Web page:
Published December 1, 1997
Good Will Hunting by Gus Van Sant is, like Kicked in the Head, an illustration of what happens when you hand beardless boys $20 million dollars or so and say, “Go make a movie, kid.” Good Will is better than Kicked, but then anything this side of Flubber is better than Kicked. The boys in this case are Matt Damon and Ben Affleck, who wrote and star in the film, though they wisely got somebody else to direct. Not too surprisingly, as the film is dedicated to Allan Ginsberg and William Burroughs—an incredibly pretentious gesture even if those two gentlemen were not among the premier artistic frauds of the age—the boys’ creation is a child’s idea of “deep.” Damon plays Will Hunting, boy genius from South Boston, who astonishes the world with his mathematical and other intellectual abilities, even though he never has to study.
Instead, he cruises the bars with his friends from the neighborhood (principally Affleck), picks up chicks and gets into fights. He picks up a Harvard chick called Skylar, played by Minnie Driver, by showing off his knowledge of American History and humiliating a rival for her attention, a Harvard boy, then he gets himself out of jail by working out a mathematical proof, conveniently set out on a blackboard in a corridor at MIT (where he works as a janitor) and so impressing a top MIT mathematician, Gerry Lambeau (Stellan Skarsgaard). As if this were not a contrived enough situation, we find that he has been a victim of child abuse, and so Robin Williams enters the picture as Sean Maguire, a fellow “Southie” who has become a shrink and who teaches Will how to love again.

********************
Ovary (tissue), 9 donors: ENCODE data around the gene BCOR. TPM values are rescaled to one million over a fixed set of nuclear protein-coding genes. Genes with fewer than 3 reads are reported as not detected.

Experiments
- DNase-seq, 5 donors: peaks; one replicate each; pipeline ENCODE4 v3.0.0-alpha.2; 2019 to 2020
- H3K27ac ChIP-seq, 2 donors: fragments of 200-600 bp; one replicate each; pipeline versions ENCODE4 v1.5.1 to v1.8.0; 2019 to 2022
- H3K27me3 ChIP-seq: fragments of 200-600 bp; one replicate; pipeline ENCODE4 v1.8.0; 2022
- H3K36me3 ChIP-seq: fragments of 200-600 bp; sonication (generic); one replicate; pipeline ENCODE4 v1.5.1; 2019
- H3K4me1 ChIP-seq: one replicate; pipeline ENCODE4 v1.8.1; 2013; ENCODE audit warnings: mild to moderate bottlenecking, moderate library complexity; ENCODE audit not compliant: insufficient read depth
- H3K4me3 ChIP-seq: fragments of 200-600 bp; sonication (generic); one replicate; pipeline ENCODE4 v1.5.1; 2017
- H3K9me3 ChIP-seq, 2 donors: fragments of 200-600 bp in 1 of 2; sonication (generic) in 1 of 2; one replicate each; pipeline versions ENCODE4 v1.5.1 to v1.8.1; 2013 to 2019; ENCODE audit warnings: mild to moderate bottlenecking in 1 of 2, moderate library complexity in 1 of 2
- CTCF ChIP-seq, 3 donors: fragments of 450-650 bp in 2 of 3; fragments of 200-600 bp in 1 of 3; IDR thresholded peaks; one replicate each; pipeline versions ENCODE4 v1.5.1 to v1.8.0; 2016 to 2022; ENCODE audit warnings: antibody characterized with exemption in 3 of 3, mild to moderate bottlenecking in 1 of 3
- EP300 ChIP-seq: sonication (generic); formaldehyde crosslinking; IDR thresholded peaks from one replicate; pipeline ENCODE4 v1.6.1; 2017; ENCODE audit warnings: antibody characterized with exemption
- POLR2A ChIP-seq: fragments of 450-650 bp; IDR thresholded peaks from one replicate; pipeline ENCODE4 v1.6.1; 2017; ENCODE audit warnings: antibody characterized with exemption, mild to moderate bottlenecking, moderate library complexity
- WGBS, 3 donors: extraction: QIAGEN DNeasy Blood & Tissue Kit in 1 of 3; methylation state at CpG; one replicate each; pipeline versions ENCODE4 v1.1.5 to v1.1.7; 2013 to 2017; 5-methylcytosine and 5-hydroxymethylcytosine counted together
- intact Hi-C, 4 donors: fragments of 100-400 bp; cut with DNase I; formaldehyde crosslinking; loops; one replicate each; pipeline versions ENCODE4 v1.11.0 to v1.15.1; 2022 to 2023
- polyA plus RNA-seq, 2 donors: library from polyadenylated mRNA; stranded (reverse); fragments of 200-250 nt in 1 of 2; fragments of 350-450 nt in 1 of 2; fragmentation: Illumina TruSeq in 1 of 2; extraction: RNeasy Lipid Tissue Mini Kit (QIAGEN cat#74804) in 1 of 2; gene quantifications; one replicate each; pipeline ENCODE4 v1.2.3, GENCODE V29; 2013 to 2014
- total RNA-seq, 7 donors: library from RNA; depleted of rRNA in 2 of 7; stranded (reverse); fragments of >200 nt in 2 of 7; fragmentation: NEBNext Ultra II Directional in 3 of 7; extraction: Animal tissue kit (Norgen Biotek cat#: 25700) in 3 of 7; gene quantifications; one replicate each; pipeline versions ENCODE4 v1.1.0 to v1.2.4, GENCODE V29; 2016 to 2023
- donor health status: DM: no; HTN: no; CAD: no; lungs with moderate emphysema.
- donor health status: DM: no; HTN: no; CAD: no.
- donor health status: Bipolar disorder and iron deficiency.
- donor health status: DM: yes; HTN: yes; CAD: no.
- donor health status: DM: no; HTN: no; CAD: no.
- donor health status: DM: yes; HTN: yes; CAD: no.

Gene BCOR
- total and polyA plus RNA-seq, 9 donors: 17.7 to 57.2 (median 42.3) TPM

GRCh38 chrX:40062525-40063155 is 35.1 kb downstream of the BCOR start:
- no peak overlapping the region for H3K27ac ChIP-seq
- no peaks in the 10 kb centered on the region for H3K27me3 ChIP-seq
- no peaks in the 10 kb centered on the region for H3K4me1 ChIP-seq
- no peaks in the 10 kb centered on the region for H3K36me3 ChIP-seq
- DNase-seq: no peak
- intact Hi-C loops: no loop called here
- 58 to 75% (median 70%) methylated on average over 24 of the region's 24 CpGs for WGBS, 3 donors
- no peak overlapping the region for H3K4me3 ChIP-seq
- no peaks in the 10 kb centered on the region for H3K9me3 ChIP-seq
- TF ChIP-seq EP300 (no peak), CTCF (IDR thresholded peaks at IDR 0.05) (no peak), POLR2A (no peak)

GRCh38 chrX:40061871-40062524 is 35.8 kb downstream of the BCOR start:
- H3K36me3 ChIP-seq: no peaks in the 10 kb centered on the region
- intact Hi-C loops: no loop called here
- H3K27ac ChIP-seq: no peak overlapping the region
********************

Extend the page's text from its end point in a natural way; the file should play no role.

Barf! This movie falls down on two counts: first it is sheer fantasy, the great American dream of having it all intellectually without having to work and so confounding all the boring slobs who do work while still remaining a cool guy (see what I mean about childish?) and second it is a therapy movie. It asks for our pity for, while at the same time putting us at arm’s length from, its principal character. Any self-identification with Will can take place only on the level of fantasy, unless we have been abused ourselves (or think we have) on this level as on the other. He is better than we are— indeed, of a different order of humanity, like one of the epic heroes of old. Only, unlike the epic heroes of old, he has never done anything useful. Like the movie itself, he’s only meant to look mega-cool by dropping names that show off an amazingly superficial knowledge of Freud and Shakespeare and Gordon S. Wood. I can’t tell about the mathematics, but his political views, expressed in a speech to the National Security Agency about why he can’t work for them, is a crude mixture of half-baked environmentalism and puerile leftism.
This guy is supposed to be smart?
The only accurate and telling line in the movie comes from Will’s friend Chuck (Mr Affleck), who says to him: “You’re sittin’ on a winning lottery ticket and you’re too much of a pussy to cash it in.” That’s about the size of it. Yet we’re supposed to feel sorry for the little jerk, who is afraid to love on account of his history of abuse. By a wonderful coincidence, we find that he shares this with Sean the shrink—who is also afraid to love since his wife died of cancer two years before. The bond thus formed between him and Will ultimately enables Sean to effect a cure in about 30 seconds by continually repeating, “It’s not your fault,” until the two of them fall into each other’s arms weeping.